Poster - VDR nuclear receptor is key to recovery from cognitive dysfunction

Type: Poster presentation
Presented by: Trevor Marshall, PhD
Conference: Days of Molecular Medicine 2008
Location: Karolinska Institue, Sweden
Date: April 17-19, 2008
Additional content: Dr. Marshall's poster; Notes from the Conference by Amy Proal
Notes: Dr. Marshall's presentation begins at 1:31.


During DMM 2006 we reported that chronic inflammatory disease, including much 'autoimmune' disease, was caused by an intraphagocytic biofilm-like microbiota. Recovery followed activation of the VDR with Olmesartan, and long-term administration of subinhibitory antibiotics. Surprisingly, as the inflammatory disease disappeared from the subjects in that cohort, manifestations of comorbid neurological disease also receded. Memory and cognition returned as the inflammation waned, while suicidal ideation, depression, bipolar disorder, peripheral neuropathies and even obsessive compulsive disorder, receded. Additionally, we found that the neurological symptoms fluctuated with the level of Immunopathology during the healing process, presenting special problems with cohort management. The VDR is at the heart of the innate immune system, responsible for expression of a majority of the body's antimicrobial peptides1). Changes in lifestyle and medicine during the 20th century have created an environment favorable to the proliferation of pathogens which evade the immune system by suppressing activation of the VDR2). Kandel identified that short term memory involves activation of PKA3). We have determined that activation of PKA is regulated by the process of VDR homeostasis in chronic immune disease, pointing towards a putative mechanism whereby immune dysfunction can directly suppress short-term memory. However the above subjects not only reported the return of short term memory, but also of mid-term and long-term memory. The molecular mechanisms linking immune dysfunction and cognitive dysfunction are clearly profound. We propose that studies of linked dysfunction will provide more insight than studies of neurological manifestations alone.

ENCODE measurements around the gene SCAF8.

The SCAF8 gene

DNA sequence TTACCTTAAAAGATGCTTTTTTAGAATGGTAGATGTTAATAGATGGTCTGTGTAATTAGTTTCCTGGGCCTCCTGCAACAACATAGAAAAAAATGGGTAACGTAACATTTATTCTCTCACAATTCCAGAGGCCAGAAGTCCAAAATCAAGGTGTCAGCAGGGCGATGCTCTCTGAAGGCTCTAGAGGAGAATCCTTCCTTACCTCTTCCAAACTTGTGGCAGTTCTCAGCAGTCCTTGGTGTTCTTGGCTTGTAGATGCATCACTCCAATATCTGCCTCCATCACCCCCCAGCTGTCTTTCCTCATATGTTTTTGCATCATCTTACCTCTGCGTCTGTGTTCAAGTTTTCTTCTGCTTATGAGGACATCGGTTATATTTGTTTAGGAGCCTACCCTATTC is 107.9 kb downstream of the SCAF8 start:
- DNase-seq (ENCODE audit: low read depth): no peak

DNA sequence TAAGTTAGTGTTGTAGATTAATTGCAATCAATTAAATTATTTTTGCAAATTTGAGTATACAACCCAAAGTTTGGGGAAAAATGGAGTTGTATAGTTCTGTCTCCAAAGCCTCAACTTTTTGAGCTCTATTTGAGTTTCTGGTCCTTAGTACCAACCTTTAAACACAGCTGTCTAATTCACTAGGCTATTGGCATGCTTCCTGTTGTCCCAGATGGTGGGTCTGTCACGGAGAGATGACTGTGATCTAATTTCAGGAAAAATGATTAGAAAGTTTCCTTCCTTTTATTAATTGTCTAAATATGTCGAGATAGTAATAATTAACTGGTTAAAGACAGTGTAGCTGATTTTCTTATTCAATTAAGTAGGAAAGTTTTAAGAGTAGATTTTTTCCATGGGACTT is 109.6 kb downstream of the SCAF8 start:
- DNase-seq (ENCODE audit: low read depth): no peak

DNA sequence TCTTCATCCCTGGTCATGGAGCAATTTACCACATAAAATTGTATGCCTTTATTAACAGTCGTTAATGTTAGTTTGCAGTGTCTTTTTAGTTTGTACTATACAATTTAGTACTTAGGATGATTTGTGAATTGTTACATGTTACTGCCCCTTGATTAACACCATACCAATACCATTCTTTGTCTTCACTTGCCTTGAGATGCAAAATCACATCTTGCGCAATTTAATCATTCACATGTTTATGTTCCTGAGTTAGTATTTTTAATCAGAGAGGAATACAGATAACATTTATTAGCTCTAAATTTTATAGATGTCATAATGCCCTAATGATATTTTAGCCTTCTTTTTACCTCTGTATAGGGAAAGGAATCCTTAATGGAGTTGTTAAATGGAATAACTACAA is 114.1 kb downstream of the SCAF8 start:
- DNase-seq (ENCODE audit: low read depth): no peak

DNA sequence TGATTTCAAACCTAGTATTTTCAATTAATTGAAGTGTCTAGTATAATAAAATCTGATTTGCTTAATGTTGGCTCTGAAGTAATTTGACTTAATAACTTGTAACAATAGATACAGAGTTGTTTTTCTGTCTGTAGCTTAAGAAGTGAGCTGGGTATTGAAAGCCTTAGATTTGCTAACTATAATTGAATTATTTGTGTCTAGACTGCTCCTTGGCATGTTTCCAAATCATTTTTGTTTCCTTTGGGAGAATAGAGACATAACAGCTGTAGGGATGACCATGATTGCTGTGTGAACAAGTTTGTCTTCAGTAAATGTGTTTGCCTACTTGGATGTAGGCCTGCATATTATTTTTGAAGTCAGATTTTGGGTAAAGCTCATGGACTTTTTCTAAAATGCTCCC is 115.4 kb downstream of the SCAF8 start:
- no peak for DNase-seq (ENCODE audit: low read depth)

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[PMID: 18200565] [DOI: 10.1002/bies.20708]
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Eric R Kandel: The Molecular Biology of Memory Storage: A Dialog between Genes and Synapses. Nobel Lecture, Dec 8, 2000.
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